If you ever had the opportunity to pentest Flash applications you might have had problems analyzing the traffic between the client and the backend. An increasing number of (web) applications is using Adobe Flex at the presentation layer which uses the ActionScript Message Format (AMF) to send data back and forth. One might think that Burp has already built-in decoding functionalities for AMF. Although this is the case I found Burp’s decoding to be more confusing than useful. So I’ve searched for other ways to decode AMF encoded data.

When looking at the plain-text traffic, you won’t see much:

Content-Type: application/x-amf
Content-Length: 1373
<81>^SOflex.messaging.messages.RemotingMessage^Msource^Soperation       body^QclientId^SmessageId^Oheaders^UtimeToLive^Stimestamp^Wdestination^A^F^]generateReport      ^K^A    ^M^A

Well you can save the response body to some file and then analyze the contents. Using pyamf I was able to decode the AMF data in way I could easily understand its inner structure. First install pyamf:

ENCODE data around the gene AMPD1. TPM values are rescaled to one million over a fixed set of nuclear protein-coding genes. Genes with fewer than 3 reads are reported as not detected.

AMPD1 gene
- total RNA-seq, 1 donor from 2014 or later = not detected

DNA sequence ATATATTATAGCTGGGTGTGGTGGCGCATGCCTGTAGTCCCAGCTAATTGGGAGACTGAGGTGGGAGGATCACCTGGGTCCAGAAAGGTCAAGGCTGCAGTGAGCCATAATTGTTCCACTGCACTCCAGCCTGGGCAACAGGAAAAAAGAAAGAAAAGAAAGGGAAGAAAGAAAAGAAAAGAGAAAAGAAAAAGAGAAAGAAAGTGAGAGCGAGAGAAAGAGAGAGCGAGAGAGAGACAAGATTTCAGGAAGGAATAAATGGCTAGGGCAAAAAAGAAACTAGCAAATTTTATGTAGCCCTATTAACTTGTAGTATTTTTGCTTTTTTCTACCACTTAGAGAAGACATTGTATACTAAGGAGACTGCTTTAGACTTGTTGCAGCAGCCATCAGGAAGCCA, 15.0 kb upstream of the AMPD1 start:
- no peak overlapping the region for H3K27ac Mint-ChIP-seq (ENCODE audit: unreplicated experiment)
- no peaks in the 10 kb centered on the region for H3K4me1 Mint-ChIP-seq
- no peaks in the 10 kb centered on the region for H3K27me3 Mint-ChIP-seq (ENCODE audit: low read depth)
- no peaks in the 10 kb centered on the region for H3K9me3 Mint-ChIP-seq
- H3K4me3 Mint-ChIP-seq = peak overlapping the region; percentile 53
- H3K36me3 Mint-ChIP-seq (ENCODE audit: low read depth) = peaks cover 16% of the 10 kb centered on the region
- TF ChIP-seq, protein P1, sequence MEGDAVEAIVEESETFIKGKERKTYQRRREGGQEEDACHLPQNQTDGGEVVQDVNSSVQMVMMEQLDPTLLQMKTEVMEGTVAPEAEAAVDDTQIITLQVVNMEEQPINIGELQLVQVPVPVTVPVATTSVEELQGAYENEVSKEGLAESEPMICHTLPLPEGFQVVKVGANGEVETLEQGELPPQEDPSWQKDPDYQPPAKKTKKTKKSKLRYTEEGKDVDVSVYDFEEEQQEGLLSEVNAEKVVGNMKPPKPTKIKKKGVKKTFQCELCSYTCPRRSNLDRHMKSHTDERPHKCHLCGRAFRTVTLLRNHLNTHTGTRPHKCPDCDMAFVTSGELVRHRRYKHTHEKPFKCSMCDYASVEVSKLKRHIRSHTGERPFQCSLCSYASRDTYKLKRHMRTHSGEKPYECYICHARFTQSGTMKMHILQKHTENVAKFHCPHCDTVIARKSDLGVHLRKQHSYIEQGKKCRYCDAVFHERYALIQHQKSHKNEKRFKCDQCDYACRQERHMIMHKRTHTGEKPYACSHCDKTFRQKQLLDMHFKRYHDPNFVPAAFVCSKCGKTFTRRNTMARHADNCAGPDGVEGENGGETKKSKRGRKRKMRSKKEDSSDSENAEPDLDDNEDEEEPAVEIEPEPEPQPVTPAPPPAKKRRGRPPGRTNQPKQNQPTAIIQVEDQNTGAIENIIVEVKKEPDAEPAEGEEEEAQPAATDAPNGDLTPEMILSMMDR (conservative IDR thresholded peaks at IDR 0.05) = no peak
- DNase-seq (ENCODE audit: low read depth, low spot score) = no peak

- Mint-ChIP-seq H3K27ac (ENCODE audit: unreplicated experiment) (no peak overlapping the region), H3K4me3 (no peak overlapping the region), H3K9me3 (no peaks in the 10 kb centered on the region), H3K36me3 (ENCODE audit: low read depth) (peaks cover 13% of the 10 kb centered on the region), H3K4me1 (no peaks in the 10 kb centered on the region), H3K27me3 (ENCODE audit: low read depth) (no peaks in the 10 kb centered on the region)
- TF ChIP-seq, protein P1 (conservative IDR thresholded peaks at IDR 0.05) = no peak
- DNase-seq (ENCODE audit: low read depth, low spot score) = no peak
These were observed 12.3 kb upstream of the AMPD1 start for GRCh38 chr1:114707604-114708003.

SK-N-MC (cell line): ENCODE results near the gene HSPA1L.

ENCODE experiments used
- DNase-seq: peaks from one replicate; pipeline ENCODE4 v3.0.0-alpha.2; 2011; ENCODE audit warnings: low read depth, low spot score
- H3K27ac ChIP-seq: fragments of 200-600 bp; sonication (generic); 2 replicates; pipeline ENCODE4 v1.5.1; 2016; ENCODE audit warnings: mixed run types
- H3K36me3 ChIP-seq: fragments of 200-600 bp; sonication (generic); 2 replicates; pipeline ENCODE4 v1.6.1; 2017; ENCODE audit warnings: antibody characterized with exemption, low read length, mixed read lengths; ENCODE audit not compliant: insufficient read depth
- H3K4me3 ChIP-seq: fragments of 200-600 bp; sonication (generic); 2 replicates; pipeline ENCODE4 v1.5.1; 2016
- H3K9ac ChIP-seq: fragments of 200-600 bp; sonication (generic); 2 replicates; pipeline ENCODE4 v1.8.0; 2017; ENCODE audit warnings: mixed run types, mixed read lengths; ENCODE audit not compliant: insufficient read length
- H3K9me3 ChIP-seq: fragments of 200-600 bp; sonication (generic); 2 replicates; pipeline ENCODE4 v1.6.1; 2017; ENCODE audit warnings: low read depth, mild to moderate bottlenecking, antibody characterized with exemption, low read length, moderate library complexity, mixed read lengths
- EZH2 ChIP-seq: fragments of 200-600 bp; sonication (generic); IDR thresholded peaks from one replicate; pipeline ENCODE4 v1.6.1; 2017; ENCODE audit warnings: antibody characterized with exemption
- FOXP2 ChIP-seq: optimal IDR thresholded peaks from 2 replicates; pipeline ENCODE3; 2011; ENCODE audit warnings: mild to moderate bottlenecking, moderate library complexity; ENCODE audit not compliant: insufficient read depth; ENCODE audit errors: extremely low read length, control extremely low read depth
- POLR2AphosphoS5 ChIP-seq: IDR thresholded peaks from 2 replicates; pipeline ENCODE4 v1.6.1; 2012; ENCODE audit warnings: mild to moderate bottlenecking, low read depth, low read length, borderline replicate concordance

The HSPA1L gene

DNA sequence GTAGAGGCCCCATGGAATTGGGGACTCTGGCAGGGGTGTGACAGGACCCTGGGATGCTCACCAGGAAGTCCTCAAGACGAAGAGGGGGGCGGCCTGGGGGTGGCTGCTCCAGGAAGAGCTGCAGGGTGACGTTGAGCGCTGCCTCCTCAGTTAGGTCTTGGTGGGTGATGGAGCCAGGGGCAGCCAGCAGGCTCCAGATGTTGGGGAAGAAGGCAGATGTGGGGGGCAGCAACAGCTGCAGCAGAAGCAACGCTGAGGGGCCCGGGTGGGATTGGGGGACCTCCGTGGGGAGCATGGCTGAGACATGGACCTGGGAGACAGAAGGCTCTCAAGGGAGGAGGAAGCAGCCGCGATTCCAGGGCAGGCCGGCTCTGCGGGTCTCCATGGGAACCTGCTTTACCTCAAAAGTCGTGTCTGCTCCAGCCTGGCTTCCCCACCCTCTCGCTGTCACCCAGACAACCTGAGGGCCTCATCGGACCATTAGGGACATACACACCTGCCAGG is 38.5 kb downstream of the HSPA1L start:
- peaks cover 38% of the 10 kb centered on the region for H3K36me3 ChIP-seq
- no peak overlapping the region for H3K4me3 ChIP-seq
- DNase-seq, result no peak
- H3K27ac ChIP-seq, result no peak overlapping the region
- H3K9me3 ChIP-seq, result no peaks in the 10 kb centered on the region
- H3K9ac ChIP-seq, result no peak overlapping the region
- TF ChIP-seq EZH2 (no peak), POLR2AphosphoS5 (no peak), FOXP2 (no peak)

$ pip install pyamf

Then read the request data:

In [1]: import pyamf

In [2]: with open('/home/victor/tmp/neu.req', 'r') as f:
    content = f.read()

And finally decode that data:

In [3]: from pyamf import remoting

In [4]: decoded = remoting.decode(content)

In [5]: type(decoded)
Out[5]: pyamf.remoting.Envelope

In [11]: decoded
<Envelope amfVersion=3>
 (u'/46', <Request target=u'null'>[<RemotingMessage  body=[[{u'paramValue': u'1A2B4C7E-93B0-4502-878A-9BE40D2A25C4', u'identifier': u'ExternalListGUID', u'type': u'SINGLE_SELECT_DEFAULT', u'name': u'Options'}, {u'paramValue': 5, u'identifier': u'projectversionid', u'type': u'SINGLE_PROJECT', u'name': u'Project Version'}, {u'paramValue': True, u'identifier': u'SecurityIssueDetails', u'type': u'BOOLEAN', u'name': u'Detailed Report'}

I hope that helped!